Franco Evangelisti (January 21, 1926 – January 28, 1980), was an Italian composer specifically interested in the scientific theories behind sound.
Born in Rome, Evangelisti abandoned engineering studies in order to dedicate himself to musical composition. In 1948 he became a student of Daniel Paris in Rome and Harald Genzmer at the Hochschule für Musik Freiburg, where he pursued a course in advanced composition. From 1952 to 1960 he took part in the Darmstädter Ferienkurse für Neuen Musik, where he had the opportunity of meeting Werner Meyer-Eppler of the University of Bonn, thanks to which he began to be interested in electronic music. At the invitation of Herbert Eimert, in 1956 he worked in the electronic studio of the Westdeutscher Rundfunk in Cologne.
In 1957, the orchestral conductor Hermann Scherchen invited him to work in the Studio of Experimental Electroacoustics of UNESCO in Gravesano, where he became involved with biophysics and explored the possibility of directly translating brain impulses into sonic vibrations.
In 1958, together with Karlheinz Stockhausen and Luigi Nono, he inaugurated the Experimental Studio of the Polish Radio in Warsaw, where in the following year he was invited to hold some seminars on electronic music. In 1959 he was brought by the promoters, to the International Week of New Music in Palermo. The following year, together with other musicians such as Francisco Pennisi and Aldo Clementi, he founded the Nuova Consonanza association and, later, the improvisation group of the same name.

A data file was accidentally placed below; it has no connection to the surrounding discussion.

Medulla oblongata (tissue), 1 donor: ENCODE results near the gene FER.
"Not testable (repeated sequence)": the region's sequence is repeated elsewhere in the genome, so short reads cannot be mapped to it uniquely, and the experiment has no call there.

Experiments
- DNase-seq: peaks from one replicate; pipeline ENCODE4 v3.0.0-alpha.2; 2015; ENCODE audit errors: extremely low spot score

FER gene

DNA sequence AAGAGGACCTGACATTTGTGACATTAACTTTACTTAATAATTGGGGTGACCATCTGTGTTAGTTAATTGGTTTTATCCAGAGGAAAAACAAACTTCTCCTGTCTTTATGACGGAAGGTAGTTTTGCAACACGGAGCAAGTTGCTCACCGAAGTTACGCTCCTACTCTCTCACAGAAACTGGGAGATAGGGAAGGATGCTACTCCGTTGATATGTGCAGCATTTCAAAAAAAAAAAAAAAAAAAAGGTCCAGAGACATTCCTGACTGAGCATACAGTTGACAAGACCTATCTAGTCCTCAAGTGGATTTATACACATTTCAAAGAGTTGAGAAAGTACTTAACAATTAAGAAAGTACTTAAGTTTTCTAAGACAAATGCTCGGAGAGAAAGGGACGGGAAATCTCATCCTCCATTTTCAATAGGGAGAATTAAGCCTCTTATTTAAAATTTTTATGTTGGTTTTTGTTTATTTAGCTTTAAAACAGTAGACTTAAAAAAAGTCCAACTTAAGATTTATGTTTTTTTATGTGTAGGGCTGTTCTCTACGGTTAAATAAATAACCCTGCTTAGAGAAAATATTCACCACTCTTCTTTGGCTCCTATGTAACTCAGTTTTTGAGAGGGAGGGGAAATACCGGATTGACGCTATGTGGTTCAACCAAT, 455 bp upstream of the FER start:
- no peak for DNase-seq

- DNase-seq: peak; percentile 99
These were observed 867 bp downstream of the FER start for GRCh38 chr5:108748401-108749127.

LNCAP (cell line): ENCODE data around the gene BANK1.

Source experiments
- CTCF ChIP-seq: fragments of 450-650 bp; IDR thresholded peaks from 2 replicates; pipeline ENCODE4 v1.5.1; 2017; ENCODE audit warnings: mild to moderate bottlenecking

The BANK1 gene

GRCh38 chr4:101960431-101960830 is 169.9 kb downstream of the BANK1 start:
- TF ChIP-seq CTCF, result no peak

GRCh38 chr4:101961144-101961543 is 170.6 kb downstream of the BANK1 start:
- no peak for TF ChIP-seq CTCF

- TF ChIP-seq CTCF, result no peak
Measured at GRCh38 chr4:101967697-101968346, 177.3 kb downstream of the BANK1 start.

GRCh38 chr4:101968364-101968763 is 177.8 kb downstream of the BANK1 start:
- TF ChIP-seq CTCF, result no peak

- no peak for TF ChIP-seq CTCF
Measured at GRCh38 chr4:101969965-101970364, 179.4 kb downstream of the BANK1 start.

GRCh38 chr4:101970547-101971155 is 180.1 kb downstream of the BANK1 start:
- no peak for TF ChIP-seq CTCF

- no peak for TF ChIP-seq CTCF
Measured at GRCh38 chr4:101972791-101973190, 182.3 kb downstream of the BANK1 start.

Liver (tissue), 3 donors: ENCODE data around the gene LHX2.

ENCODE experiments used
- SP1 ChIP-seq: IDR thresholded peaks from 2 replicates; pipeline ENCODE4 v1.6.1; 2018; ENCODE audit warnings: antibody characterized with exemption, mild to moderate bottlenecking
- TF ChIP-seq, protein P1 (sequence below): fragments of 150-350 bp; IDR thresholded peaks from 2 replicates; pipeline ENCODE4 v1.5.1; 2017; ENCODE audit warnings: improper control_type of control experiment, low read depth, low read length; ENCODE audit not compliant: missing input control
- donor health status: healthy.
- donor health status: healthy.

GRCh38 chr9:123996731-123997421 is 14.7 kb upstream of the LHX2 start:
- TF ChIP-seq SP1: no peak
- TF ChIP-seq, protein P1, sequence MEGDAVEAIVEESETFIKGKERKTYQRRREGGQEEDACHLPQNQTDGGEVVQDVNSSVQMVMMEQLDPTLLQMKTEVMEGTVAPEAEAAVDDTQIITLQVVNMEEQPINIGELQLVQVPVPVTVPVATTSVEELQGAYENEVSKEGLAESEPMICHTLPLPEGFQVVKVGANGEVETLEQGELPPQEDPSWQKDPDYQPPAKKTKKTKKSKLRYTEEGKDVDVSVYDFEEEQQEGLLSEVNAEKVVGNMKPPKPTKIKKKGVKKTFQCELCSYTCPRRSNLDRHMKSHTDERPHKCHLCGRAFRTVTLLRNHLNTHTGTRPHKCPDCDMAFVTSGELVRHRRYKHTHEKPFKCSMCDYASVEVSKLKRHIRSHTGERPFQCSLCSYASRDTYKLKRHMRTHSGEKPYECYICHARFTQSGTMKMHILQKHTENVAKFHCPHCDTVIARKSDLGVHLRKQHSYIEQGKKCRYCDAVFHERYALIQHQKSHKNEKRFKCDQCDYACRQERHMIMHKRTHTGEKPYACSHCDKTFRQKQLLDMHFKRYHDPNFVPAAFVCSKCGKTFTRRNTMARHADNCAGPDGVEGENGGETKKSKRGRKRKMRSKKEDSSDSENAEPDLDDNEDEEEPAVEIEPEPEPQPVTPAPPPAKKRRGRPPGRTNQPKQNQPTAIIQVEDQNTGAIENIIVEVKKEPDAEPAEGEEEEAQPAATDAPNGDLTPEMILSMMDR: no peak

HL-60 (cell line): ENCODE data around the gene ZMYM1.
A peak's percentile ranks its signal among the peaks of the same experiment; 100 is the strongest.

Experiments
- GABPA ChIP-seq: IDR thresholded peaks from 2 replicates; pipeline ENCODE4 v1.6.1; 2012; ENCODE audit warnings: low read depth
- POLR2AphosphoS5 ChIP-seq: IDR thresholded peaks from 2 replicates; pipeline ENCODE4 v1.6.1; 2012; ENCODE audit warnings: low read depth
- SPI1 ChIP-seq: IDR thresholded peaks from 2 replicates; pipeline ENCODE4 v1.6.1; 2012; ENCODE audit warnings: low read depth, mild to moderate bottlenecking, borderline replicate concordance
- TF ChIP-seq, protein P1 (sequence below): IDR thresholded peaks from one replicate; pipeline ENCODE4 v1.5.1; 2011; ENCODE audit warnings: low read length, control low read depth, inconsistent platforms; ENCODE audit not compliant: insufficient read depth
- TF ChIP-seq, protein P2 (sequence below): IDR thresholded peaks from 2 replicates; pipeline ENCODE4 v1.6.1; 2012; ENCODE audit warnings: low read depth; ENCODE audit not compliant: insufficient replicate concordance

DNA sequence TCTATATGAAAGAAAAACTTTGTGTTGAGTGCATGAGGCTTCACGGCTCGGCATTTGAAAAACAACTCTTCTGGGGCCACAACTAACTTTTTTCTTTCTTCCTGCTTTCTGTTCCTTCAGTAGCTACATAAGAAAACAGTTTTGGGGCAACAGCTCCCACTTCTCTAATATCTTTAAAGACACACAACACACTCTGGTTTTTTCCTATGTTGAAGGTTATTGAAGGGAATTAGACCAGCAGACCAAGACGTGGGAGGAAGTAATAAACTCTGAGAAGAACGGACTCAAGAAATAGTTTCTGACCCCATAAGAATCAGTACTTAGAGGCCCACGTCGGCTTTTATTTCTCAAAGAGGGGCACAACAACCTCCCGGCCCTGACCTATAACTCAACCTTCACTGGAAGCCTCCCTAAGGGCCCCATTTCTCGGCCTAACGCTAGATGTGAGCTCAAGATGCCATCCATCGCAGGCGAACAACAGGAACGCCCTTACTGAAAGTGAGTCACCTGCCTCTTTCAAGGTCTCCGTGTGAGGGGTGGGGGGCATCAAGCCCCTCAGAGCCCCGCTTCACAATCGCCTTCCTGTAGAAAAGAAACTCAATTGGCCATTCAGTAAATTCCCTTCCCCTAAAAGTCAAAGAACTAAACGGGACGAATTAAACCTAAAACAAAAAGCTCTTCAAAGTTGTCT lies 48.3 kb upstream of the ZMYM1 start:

In the early 1960s he famously attacked the lesser followers of the Darmstadt School of composers, of which he was generally reckoned to be a member, accusing them of being merely dodecaphonic police. He moved to Berlin for two years (1966–68), hosted by the Deutscher Akademischer Austauschdienst and the Ford Foundation. On returning to Rome, he held a course in experimental electronic composition at the National Academy of Santa Cecilia. In 1972 the obtained an assignment of leading the course in electronic music at the Alfredo Casella Conservatory in Aquila. In 1974 he was appointed professor of electronic music at the Conservatory of Santa Cecilia in Rome, a post which he held until his death. In those years he gave concerts with the Gruppo di Improvvisazione di Nuova Consonanza, in Italy as well as in foreign countries, and continued with conferences and seminars on the “new music”. Compositional activity became less therefore, in order to leave space mostly for research and for theoretical development. At the end of 1979, after nearly twenty years’ work, he finished his book Dal silenzio a un nuovo mondo sonoro (From Silence to a New Sonorous World). He died in Rome on 28 January 1980.
Compositions (selective list) 
- Quattro fattoriale (4!), little pieces for violin and piano (1954–55)
- Ordini, for 16 instruments (1955)
- Incontri di fasce sonore, electronic composition (1956–57)
- Random or Not Random, for orchestra (1956–62)
- Proporzioni, structures for solo flute (1958)
- Aleatorio, for string quartet (1959)
- Spazio a cinque, for voices, 5 percussionists, and electronics (1959–61)
- Campi integrati no. 2, game for 9 instruments (1959–79)
- Condensazioni, for orchestra (1960–62)
- Die Schachtel (The Box), pantomime, for mimes, projections, and chamber orchestra, on a text by Franco Nonnis (1962–63)